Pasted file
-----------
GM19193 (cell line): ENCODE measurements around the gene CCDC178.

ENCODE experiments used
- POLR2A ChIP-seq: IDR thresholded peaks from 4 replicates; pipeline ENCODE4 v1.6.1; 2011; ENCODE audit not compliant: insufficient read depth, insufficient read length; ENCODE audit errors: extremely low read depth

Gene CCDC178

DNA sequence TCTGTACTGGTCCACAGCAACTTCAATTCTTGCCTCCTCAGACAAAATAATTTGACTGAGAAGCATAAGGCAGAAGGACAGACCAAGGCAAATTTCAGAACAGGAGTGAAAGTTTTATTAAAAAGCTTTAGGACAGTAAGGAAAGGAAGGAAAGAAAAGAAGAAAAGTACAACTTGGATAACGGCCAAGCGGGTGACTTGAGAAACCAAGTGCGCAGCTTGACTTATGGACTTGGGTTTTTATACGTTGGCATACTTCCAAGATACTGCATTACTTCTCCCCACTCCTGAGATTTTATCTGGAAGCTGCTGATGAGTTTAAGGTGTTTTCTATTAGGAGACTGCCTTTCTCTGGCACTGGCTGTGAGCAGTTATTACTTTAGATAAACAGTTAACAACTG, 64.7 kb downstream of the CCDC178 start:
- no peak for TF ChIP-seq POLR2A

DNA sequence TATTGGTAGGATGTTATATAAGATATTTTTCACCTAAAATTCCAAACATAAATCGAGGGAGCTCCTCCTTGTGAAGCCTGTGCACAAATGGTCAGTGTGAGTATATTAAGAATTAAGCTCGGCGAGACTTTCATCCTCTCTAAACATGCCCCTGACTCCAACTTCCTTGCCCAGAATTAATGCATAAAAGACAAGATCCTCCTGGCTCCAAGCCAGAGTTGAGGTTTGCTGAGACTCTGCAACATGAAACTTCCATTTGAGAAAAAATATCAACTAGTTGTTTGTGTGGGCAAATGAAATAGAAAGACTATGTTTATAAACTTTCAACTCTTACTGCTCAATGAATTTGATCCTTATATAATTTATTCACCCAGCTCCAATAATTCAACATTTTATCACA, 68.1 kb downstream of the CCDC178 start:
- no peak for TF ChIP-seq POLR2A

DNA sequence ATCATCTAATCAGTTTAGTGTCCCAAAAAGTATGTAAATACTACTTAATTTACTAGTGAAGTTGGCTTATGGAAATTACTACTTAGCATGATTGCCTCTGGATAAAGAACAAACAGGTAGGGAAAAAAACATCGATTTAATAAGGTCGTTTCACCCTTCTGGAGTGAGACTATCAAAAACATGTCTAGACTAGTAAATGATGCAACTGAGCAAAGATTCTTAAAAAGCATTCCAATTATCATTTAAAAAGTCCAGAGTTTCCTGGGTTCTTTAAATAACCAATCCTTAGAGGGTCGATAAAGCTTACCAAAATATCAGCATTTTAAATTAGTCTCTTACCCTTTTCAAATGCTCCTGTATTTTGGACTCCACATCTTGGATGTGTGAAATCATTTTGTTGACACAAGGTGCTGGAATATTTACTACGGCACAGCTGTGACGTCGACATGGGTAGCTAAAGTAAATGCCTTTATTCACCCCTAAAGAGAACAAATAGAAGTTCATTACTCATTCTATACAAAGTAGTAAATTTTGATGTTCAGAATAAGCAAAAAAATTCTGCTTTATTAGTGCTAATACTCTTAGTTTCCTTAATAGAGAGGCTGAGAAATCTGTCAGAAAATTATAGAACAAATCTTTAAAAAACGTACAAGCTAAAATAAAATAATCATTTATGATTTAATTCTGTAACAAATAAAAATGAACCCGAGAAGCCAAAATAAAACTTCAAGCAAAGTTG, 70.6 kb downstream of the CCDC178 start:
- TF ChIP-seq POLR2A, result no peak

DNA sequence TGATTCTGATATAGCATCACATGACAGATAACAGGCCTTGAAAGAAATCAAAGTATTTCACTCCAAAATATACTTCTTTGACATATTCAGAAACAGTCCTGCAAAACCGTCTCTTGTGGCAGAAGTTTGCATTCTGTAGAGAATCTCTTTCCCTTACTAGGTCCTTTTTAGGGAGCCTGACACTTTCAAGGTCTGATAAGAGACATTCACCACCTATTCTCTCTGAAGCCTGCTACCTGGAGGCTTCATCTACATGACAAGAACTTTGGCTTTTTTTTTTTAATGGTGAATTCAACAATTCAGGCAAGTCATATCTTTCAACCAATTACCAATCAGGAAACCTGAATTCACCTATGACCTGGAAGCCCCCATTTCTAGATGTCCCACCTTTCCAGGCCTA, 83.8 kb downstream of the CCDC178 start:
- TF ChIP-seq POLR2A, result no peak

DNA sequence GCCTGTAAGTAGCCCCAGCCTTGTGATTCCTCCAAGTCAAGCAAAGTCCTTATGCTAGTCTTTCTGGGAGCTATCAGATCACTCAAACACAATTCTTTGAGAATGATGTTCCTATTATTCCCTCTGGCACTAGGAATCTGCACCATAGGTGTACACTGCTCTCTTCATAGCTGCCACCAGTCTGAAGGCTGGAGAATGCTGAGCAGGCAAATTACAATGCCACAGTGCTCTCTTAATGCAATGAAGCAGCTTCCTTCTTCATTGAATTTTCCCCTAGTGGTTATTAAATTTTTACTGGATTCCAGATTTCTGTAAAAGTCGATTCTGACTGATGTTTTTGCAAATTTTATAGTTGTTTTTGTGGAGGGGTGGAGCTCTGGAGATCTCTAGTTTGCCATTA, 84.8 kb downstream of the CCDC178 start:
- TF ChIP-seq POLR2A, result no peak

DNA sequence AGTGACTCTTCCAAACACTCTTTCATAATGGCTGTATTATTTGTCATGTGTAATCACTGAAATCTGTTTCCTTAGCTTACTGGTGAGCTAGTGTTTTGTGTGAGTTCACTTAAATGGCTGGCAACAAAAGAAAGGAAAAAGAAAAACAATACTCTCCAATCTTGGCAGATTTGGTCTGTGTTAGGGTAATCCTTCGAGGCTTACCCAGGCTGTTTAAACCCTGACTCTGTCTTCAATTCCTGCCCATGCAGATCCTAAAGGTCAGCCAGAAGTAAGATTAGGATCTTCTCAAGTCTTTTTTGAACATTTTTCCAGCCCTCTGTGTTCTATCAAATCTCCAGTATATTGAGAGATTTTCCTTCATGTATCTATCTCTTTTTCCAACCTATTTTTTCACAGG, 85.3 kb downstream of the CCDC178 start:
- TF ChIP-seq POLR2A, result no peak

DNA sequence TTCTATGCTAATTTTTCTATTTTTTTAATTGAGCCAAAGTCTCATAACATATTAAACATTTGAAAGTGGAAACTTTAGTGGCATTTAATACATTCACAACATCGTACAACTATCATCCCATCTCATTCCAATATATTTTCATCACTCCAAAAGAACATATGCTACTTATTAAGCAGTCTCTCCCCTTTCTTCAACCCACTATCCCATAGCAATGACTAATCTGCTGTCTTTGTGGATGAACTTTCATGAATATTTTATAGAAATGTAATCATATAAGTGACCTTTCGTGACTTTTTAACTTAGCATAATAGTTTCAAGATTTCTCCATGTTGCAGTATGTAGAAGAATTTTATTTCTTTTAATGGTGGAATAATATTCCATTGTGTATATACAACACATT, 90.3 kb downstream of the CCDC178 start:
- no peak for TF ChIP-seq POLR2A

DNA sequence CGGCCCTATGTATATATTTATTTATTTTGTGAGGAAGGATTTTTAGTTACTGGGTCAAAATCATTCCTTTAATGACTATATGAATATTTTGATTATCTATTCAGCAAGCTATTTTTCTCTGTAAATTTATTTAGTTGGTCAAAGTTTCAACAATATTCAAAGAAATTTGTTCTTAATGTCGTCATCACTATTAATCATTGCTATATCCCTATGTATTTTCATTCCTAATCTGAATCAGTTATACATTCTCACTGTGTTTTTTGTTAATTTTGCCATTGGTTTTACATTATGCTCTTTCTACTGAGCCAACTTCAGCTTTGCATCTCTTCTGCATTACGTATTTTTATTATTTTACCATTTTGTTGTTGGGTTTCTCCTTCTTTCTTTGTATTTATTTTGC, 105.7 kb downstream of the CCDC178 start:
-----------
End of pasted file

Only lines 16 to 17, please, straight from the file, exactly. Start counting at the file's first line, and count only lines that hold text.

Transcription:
- TF ChIP-seq POLR2A, result no peak

DNA sequence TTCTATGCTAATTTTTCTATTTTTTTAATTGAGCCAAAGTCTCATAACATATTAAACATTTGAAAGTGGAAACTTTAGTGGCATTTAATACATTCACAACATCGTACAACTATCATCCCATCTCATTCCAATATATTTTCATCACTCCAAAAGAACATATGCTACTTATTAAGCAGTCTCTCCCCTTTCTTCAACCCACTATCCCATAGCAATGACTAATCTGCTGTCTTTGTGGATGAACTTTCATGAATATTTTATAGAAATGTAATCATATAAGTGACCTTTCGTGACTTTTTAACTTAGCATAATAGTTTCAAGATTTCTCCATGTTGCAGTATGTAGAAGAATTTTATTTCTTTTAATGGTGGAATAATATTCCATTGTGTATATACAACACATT, 90.3 kb downstream of the CCDC178 start: